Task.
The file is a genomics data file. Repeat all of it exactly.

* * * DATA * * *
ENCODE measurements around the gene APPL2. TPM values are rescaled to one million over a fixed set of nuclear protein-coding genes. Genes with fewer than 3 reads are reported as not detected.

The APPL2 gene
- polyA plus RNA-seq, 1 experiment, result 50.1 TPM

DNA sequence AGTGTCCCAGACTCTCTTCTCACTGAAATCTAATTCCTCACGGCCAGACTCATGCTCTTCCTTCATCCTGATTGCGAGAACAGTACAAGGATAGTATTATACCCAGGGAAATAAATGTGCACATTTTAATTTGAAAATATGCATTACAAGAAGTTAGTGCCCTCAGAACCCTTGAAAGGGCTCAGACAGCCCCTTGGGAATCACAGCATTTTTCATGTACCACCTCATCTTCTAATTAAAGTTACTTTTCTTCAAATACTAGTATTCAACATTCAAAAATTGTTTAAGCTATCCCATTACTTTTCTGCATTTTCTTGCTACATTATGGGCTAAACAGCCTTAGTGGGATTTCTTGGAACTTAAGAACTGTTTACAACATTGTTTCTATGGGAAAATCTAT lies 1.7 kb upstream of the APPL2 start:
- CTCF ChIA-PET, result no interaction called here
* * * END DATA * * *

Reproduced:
ENCODE measurements around the gene APPL2. TPM values are rescaled to one million over a fixed set of nuclear protein-coding genes. Genes with fewer than 3 reads are reported as not detected.

The APPL2 gene
- polyA plus RNA-seq, 1 experiment, result 50.1 TPM

DNA sequence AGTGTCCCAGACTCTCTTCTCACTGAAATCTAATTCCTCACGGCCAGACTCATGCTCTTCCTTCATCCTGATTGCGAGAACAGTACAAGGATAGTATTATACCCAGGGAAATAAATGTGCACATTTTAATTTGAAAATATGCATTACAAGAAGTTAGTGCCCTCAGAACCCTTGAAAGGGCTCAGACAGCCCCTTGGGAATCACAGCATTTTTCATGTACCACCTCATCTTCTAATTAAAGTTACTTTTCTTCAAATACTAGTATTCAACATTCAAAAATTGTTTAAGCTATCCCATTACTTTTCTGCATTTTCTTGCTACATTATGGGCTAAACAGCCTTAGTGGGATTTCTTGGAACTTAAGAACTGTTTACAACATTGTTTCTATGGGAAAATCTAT lies 1.7 kb upstream of the APPL2 start:
- CTCF ChIA-PET, result no interaction called here